|Residents complain about NOVA students on Wakefield Chapel Road.|
People who live close to the Northern Virginia Community College (NOVA) Annandale campus have been complaining about students parking on Wakefield Chapel Road and side streets for years.
The familiar litany of grievances was aired again Feb. 25 at the most recent quarterly meeting on NOVA/neighborhood issues hosted by Braddock Supervisor John Cook: Students who can’t afford NOVA’s parking fees are blocking residents’ driveways and walking on their lawns. Too many cars are speeding on Wakefield Chapel. The traffic is making it hard to exit Wakefield Chapel onto Little River Turnpike or Braddock Road.
Several people said students walking in the street at night wearing dark hoodies and distracted by cell phones are an accident waiting to happen.
Residents have organized a petition drive to urge NOVA to changes its parking policies—by eliminating the parking fees or reducing the cost. “This problem will never go away as long as you charge kids to park,” said one resident. “The college has no interest in being a good neighbor,” another resident complained. A comment from the audience that NOVA should bear the brunt of resolving the parking problem, not taxpayers or residents, was met with applause.
“We are listening. We are addressing some of your concerns,” said NOVA Annandale campus Provost Barbara Saperstone. She said NOVA has hired two police officers to monitor the Wakefield Chapel entrances to the college and help people get in and out during the busiest times, 8-11 a.m. and 1-4 p.m.
Saperstone also said students and staff will be given access to a web-based carpooling service called Zimride. The college hopes to initiate a shuttle service this fall to connect the campus with Metro stations and NOVA’s Alexandria campus. Other solutions under consideration include spreading out the class schedule so more courses will be offered on Fridays and weekends, reducing or eliminating parking costs on weekends, and having parking fees covered in financial aid.
NOVA cannot eliminate the parking fee, Saperstone said, because the college depends on the revenue to pay off its bond for building the parking garage.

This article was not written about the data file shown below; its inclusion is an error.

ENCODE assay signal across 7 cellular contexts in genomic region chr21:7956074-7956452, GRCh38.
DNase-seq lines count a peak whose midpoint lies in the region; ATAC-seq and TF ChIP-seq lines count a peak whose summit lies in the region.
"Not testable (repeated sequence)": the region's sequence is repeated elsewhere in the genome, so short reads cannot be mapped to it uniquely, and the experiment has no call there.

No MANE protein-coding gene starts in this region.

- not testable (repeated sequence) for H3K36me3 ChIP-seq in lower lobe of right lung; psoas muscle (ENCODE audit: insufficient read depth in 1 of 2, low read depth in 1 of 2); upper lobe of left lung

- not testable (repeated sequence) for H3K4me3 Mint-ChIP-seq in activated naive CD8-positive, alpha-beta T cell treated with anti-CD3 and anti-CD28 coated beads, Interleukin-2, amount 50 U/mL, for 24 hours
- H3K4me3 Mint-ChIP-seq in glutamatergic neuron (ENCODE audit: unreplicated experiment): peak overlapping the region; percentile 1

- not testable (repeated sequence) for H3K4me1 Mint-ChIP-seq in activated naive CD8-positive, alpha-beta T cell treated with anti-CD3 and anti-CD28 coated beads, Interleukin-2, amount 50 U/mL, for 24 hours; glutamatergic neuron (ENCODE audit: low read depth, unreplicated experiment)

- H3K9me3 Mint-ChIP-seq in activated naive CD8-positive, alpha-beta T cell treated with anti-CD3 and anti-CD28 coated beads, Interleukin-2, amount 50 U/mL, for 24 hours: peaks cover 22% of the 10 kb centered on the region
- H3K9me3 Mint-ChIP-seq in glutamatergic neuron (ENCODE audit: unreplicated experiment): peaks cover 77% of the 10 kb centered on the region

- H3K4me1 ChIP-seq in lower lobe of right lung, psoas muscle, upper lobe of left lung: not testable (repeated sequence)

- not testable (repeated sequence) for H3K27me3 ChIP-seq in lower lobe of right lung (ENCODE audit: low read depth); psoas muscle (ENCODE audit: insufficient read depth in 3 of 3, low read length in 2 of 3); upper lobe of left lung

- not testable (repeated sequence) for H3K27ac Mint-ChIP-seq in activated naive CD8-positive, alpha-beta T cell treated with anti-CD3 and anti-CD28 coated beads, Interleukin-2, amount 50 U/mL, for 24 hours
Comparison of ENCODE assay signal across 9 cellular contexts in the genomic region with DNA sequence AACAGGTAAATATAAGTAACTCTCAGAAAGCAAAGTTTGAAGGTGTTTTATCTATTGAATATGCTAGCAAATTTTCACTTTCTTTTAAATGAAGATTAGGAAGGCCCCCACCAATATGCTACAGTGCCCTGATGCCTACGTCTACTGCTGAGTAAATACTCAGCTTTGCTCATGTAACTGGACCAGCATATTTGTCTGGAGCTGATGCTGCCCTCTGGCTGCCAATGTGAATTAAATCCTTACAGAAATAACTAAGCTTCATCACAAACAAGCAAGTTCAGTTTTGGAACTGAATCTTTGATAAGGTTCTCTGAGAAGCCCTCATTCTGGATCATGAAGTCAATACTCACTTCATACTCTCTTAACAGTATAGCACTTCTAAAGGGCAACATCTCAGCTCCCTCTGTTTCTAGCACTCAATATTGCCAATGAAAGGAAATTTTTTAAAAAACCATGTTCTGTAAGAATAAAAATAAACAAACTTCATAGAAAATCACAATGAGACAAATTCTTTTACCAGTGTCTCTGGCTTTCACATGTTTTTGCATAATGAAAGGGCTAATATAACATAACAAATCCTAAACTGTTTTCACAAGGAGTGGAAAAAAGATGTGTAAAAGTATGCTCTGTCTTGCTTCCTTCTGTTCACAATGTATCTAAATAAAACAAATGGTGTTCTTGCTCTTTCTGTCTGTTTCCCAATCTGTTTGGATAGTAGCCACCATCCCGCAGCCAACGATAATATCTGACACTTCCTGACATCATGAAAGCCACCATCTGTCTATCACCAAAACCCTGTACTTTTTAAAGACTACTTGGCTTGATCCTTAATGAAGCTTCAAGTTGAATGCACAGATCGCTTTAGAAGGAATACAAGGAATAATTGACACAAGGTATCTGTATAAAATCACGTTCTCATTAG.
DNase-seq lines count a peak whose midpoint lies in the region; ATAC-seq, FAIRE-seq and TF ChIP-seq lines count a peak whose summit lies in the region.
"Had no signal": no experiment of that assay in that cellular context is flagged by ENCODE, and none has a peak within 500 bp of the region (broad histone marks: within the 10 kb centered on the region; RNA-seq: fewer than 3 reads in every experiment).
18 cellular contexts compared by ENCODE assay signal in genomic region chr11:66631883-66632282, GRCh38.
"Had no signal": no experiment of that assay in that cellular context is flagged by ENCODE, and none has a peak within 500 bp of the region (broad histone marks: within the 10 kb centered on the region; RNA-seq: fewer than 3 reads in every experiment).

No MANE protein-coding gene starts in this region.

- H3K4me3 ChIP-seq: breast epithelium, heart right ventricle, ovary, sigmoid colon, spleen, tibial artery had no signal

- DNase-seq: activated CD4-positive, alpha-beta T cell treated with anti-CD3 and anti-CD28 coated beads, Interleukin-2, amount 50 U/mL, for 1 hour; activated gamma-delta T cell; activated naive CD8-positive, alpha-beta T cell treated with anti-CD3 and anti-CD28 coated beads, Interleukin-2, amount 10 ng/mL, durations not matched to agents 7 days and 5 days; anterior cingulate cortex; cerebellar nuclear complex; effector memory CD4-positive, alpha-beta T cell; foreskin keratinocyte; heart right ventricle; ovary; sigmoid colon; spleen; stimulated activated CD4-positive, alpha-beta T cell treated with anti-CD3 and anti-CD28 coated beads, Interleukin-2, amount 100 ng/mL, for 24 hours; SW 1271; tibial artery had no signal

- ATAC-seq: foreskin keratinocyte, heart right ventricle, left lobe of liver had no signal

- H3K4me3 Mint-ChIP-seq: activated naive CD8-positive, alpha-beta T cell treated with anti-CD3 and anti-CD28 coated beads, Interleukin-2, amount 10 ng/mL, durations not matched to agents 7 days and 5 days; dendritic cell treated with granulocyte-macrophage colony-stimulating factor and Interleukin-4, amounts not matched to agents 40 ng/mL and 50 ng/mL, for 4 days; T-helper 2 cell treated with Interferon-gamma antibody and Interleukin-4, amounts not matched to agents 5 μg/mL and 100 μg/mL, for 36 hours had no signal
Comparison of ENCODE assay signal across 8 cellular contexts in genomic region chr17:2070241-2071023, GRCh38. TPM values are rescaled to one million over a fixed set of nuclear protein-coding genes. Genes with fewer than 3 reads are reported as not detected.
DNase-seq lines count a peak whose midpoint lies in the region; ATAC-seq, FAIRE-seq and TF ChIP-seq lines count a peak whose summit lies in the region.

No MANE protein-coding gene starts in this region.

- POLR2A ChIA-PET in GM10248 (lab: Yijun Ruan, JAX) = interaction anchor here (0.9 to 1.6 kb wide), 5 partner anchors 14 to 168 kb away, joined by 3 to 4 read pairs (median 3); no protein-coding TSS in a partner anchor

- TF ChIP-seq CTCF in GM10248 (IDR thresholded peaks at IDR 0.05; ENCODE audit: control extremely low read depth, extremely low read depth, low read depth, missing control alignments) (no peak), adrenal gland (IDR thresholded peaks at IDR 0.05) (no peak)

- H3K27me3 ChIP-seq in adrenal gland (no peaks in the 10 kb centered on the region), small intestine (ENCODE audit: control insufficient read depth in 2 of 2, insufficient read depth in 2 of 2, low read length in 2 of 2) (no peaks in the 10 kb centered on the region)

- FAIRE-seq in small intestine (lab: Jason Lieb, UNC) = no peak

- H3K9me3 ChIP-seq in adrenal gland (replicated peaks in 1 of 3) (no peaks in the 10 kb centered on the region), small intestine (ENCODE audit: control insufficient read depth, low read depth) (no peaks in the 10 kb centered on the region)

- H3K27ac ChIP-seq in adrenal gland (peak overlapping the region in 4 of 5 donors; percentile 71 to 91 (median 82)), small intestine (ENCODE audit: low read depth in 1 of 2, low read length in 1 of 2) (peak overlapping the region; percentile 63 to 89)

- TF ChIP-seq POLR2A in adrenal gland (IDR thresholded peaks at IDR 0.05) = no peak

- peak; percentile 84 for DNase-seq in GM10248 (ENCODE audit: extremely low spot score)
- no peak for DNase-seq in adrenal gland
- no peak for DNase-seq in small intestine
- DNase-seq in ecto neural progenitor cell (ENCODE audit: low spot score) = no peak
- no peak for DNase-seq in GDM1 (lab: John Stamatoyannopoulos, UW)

Cook outlined several steps that have been taken to address traffic problems on Wakefield Chapel Road, including additional signs aimed at enforcing the speed limit and bike lanes to slow down traffic. One resident complained that the bike lanes along Wakefield Chapel have created more problems than they solved, noting students are using them for parking.
Someone else suggested the Virginia Department of Transportation put in crosswalks, but Randy Dittberner, VDOT regional traffic engineer, said it’s not a good idea to put crosswalks in the middle of a block, because they don’t slow down drivers and they give pedestrians “a false sense of security.”
Dittberner said crash statistics for Wakefield Chapel Road during the period 2006-11 showed most accidents occurred at the two end points: There were an average of 11 crashes a year at the Route 236 intersection and an average of 13 a year at Braddock Road. There were four to six crashes annually at each of the three entrances to NOVA and zero or one crash a year at other locations on the road. There was one accident involving a pedestrian and one involving a bicyclist during the five-year period.
One resident disputed those statistics, noting most crashes aren’t reported. He insisted there’s an accident every other day on Wakefield Chapel at Route 236.
Cook suggested creating another residential parking district (RPD), which means parking would be restricted to permit holders. To get an RPD, 60 percent of the residents of the area of the proposed RPD and 50 percent of the people in each block have to approve, and the Board of Supervisors has to sign off on it.
Cook said he plans to set up an advisory group with community members to explore more solutions to the NOVA parking issue.